Sessions recorded at Writers and Readers Festivals in New Zealand
Three lively commentators on the arts Sarah Thornton, Denis Dutton and John Carey discuss its complexities, contradictions, and enduring attractions with Linda Tyler. John Carey's controversial book What Good Are the Arts? (2005) tackled a number of questions designed to agitate art-lovers:"What is a work of art? Is 'high art' superior? Can science help? Do the arts make us better? Can art be a religion?". Denis Dutton's The Art Instinct: Beauty, Pleasure and Human Evolution asks why we dedicate so much time, effort and resources to art when it seemingly does nothing to increase our chances of survival, and goes on to set out what Darwinian aesthetics can bring to our understanding of art. Despite having thrown herself into the vortex of the contemporary art world in the course of researching Seven Days in the Art World, Sarah Thornton continues to be fascinated by artists and amused by the world that supports them.
With Treasa Dunworth in the chair, Antony Loewenstein examines the prospects of the Middle East peace process in the new geo-political context, and alternative suggestions on how to tackle the crisis, mapping out where hope lies for a resolution. Antony Loewenstein's bestseller, My Israel Question, generated a storm of controversy, critical praise and robust public debate when it was first published in 2006. A third, fully updated and expanded edition of his forensic discussion of the Israeli-Palestinian conflict came out in 2009.
Jill Dawson has published six novels and also writes poetry. Her latest novel, The Great Lover, captures the allure of poet Rupert Brooke and his intriguing relationships, in the euphoric period before the First World War, in Cambridge and later in Tahiti. Elizabeth Smither is an award-winning poet who has just published her fifth novel, Lola. With the wisdom and wry humour of maturity, it explores love and death, music and friendship and is set in Australia and New Zealand. Carole Beu is in the chair.
Two master storytellers with very different backgrounds talk with Kim Hill about the origins of their success, their shared passion for history, the joys of discovery, and the satisfaction that comes with bringing forgotten stories back to life. Anne Salmond is one of New Zealand's most pre-eminent historians, and her recent publication, the acclaimed Aphrodite's Island (2009), is the first to take her off-shore to Tahiti. Thomas Keneally is a well-known and prolific writer of fiction and non-fiction. His fascination for the people on the margins of history has seen him embark on a three-volume history of Australia, the first of which was published in 2009, Australians: Origins to Eureka.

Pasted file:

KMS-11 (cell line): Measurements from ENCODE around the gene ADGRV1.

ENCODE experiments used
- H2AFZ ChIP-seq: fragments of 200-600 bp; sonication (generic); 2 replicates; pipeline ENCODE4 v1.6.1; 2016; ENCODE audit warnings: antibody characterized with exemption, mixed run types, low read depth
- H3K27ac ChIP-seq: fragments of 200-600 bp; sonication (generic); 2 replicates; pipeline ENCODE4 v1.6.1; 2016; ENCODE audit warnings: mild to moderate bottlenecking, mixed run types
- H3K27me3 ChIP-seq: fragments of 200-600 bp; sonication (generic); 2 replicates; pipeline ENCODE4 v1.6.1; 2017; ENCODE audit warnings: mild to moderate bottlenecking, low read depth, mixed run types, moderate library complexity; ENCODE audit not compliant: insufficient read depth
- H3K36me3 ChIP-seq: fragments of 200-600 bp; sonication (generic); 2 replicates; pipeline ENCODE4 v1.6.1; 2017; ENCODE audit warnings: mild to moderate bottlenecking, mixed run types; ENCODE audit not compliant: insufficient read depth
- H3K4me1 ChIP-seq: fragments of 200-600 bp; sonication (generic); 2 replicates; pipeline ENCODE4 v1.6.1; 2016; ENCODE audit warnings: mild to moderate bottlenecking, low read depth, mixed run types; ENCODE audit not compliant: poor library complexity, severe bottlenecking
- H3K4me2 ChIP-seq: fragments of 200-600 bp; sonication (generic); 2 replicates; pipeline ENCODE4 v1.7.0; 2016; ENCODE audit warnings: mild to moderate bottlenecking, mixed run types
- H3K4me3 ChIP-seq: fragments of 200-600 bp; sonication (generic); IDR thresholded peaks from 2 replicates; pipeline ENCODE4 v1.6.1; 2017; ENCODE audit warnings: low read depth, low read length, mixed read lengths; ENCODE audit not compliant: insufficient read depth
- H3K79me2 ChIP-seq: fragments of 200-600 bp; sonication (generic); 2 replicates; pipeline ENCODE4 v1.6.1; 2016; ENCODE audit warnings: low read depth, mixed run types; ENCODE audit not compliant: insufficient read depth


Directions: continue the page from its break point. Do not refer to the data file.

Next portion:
In conversation with Sean Plunket, journalist and human rights consultant Michael Otterman explores the recent history of Iraq. Highly critical of what the USA has achieved since George W. Bush's proclamation of the end of hostilities in Iraq and the 'Mission Accomplished' message given seven years ago, Otterman focuses on the one million Iraqi dead, five million refugees, and what he considers the decimation of an entire culture and way of life. He argues that western governments and the mainstream media continue to ignore or play down the human costs of the war on Iraqi citizens who have provided many of the interviews featured in his book.
Three panellists discuss their divergent views on the global and regional rise of religion and its impact on every-day lives, particularly on the vulnerable residents in war-torn parts of the world including the Middle East. Adrian Wooldridge (Schumpeter columnist for The Economist), Michael Otterman (Erasing Iraq) and Antony Loewenstein (My Israel Question) consider the issues in this lively session chaired by Sean Plunket.